Dubbed the “Salmon Capital of the World,” Alaska’s southeastern-most city of Ketchikan relies heavily on commercial fishing, making it an excellent place to try fresh crab, halibut, salmon and other seafood. With a population of around 8,000, this small city is easy for cruisers to navigate by foot, with several restaurants and specialty food stores near the ships. Here are 10 signature foods to sample during a visit to this picturesque port, and where to find them.
The television show Deadliest Catch introduced viewers to the dangerous lives of crab fisherman in the Bering Sea, and a vessel once on the show, the Aleutian Ballad, is based in Ketchikan. The boat now offers tours for visitors interested in crab fishing, and several restaurants around town serve Dungeness and king crab legs. Both crabs have a sweet flavor, but the king is larger and meatier.
Where to find it: Stop by the Alaska Fish House (3 Salmon Landing) to try some fresh crab legs or crab cakes.
Salmonberries are plump, juicy berries that look similar to blackberries except they are vibrant shades of orange, red and yellow. They make excellent jams.
Where to find it: Salmon Market (200 Main Street) sells these sweet spreads, as well as spruce-tip jelly (an amber-colored jelly with a floral flavor), rhubarb jelly and other berry preserves.
This mild white fish native to Alaskan waters can be found gracing menus around Ketchikan (and throughout Alaska). One of the most common preparations is battered and served with French fries (like fish and chips).
Where to find it: The chefs at Rose’s Caboose (4761 N. Tongass Highway) cook it to perfection in an unusual setting: an historic train caboose that ran along the rail tracks of Washington State in the 1900s. The caboose was brought to Ketchikan in the late ’80s and converted to the little restaurant it is today. Rose’s Caboose is about three miles from the port; taxis from port run around $10 to $15, or a public bus costs $1 each way.
While Juneau is known for crab bisque, Ketchikan is notorious for seafood chowder. The thick, white New England-style chowder is often served in a bread bowl and loaded with local seafood such as scallops, halibut and salmon (or a combination), as well as potatoes, celery, onions and spices.
Where to find it: Try the seafood chowder at Annabelle’s Famous Keg and Chowder House (326 Front Street) or Alava’s Fish-n-Chowder (420 Water Street).
It’s difficult to miss the beautiful fuchsia-colored fireweed flowers sprinkled around Alaska’s landscape, and several businesses in Ketchikan are using the nectar to produce delicious honey. It’s an amber color with a smooth, buttery flavor, and it tastes amazing over yogurt or in tea.
Where to find it: Alaska Wild Berry Products makes this delicate fruity-tasting honey, and visitors can pick up a jar at Salmon Market (200 Main Street).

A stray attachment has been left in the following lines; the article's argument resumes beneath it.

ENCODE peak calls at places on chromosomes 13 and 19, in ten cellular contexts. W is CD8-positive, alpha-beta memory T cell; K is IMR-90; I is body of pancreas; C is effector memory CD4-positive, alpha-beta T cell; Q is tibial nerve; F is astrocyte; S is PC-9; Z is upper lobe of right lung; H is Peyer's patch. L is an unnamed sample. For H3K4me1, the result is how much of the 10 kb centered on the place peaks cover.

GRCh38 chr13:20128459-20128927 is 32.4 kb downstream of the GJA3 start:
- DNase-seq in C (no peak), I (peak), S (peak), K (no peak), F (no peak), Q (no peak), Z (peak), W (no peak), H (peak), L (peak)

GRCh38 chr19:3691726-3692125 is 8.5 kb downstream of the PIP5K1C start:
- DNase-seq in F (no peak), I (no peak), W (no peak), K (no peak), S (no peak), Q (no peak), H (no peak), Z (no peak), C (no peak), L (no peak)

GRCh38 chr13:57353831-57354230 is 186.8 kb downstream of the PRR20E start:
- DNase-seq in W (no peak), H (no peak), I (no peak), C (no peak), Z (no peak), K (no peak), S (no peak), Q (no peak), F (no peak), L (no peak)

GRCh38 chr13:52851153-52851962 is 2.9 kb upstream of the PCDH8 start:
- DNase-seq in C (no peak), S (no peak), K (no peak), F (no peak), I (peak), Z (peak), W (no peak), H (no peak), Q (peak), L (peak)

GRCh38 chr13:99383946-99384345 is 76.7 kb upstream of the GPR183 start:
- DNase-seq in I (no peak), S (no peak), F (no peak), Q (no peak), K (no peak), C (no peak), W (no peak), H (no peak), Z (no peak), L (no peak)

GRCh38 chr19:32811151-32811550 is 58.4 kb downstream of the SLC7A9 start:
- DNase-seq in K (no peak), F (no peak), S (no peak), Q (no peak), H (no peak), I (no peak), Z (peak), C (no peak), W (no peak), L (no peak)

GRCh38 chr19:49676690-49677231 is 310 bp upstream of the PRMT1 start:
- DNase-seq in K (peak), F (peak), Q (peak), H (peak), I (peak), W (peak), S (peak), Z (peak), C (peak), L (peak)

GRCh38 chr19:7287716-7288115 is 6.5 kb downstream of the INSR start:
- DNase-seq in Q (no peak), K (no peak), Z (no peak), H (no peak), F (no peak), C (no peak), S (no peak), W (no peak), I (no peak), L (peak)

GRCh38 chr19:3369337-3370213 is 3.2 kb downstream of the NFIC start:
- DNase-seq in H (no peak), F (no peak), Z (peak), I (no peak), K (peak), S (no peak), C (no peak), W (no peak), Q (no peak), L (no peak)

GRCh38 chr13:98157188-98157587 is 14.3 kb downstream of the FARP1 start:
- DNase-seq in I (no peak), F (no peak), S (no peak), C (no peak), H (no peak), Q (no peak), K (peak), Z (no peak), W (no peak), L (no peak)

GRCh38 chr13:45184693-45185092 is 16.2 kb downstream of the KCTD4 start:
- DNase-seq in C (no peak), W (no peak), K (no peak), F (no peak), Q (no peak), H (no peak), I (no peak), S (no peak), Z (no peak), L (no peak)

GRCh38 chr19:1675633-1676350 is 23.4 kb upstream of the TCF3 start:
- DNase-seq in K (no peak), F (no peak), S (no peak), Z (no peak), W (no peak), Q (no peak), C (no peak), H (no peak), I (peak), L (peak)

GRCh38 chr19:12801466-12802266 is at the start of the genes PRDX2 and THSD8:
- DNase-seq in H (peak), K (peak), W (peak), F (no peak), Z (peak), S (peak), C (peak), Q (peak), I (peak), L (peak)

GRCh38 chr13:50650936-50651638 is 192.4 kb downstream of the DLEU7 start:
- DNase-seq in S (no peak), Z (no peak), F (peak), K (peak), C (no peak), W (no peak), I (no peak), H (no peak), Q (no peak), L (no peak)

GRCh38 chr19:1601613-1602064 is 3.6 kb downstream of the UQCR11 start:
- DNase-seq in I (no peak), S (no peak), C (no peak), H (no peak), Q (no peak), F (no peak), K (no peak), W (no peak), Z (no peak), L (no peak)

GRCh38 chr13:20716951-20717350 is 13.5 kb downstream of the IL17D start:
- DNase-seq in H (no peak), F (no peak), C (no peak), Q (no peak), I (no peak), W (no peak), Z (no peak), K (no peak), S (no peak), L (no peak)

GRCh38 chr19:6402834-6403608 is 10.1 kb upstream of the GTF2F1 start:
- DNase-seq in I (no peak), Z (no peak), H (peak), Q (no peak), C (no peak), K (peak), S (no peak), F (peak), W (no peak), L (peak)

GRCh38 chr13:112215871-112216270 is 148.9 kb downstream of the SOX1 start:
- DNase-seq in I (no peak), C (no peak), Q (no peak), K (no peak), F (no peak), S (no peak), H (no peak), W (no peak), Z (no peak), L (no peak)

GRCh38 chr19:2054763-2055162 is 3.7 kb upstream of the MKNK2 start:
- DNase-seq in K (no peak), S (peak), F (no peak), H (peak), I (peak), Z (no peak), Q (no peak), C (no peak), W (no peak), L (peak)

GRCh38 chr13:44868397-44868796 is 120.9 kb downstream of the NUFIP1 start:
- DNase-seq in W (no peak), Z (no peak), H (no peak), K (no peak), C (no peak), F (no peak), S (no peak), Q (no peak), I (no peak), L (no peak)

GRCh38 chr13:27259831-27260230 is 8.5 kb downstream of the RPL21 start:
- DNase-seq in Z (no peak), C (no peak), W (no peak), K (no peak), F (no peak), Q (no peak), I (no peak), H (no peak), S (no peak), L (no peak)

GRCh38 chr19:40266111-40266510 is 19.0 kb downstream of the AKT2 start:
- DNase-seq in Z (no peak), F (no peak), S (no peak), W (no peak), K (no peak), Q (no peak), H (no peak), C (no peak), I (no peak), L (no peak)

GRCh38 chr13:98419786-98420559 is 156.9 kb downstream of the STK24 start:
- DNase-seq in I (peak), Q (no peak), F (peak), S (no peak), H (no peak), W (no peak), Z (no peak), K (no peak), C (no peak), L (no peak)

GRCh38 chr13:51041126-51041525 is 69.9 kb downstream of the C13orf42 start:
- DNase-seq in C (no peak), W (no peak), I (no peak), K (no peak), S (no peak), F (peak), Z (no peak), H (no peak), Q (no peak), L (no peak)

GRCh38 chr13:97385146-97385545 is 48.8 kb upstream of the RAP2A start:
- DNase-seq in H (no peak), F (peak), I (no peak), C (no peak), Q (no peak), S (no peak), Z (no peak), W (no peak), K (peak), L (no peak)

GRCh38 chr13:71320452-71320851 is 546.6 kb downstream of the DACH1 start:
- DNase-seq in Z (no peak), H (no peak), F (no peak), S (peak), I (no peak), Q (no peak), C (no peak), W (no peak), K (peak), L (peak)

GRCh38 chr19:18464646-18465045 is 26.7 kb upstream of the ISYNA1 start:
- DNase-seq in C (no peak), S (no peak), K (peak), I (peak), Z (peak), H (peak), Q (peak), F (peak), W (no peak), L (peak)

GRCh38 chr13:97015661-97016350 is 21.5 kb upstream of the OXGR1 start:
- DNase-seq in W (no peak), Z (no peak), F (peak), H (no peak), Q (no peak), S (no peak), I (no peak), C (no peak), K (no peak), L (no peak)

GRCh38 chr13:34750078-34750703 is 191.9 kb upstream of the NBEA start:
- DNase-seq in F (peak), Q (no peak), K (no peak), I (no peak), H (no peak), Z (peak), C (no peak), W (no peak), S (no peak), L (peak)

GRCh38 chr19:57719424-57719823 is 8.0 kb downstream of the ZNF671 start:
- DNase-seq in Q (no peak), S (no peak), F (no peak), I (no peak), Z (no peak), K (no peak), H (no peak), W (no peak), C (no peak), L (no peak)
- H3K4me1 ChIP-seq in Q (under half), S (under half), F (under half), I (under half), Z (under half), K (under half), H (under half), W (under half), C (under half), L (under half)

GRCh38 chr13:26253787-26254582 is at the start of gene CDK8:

Salmon season runs the same time as the Alaska cruise season, May through September, with July and August being the peak months. There are five types of salmon: king (Chinook), which is the most desirable, red (sockeye), silver (coho), pink (humpy) and chum (dog). The first three are superior in flavor and are fattier with more omega-3 fatty acids. The last two are most used for canning, and local Alaskans typically avoid eating them only because the flavor is not quite as good — plus, they know they can hold out for the best options since it’s all so readily available in the area.
Where to find it: The Alaska Fish House serves fried salmon, grilled salmon, salmon in tacos and even in breakfast hash. Alternately, stop by Chinook & Company (307 Stedman Avenue), a 10-minute walk from the ships, or Salmon Market for canned smoked salmon to bring home.
While these treats aren’t unique to Ketchikan, they are perfect snacks while shopping or strolling along the downtown area, and the homemade recipes here are excellent.
Where to find it: KetchiCandies (315 Mission Street) has caramels, chocolate-covered pretzels and Oreos, salt water taffy, truffles and fudge. Or, a perennial favorite, Orca Corn serves up gourmet popcorn from a cart located at 303 Mission Street.
Kelp is long, edible seaweed that grows in the shallow, cold waters of Alaska. The kelp is harvested and blended with lemons and oranges into a tasty marmalade that can be spread on biscuits or toast. Some restaurants serve kelp relish and pickles with your order. Bull kelp is rich in vitamins and minerals and so offers multiple health benefits.
Where to find it: Salmon Market stocks bull kelp pickles and marmalade.
Flickr.com/Green Fire Productions
Tapped from birch trees, Alaska’s version of maple syrup is growing in popularity as it’s used on sweet pastries, in sauces (barbecue, sweet and sour, and marinades), on top of ice cream, mixed in candies, and drizzled over pancakes and French toast.
Where to find it: Pick up a bottle at Fish Creek Company (13 Creek Street, the historic boardwalk), which also sells birch syrup caramels called “Alaskan Gold Nuggets.”
Reindeer sausage has a flavor that’s similar to beef but gamier, and it is often used as a breakfast side or in a hot dog.
Where to find it: Skip breakfast on the ship and take a ride on the funicular (cable car) for $2 from historic Creek Street to the Cape Fox Lodge (800 Venetia Way). The Heen Kahidi Dining Room at the lodge serves the sausage during breakfast, and the window seats offer spectacular scenery. If you’d rather take some home with you, Salmon Market sells reindeer meats and salamis.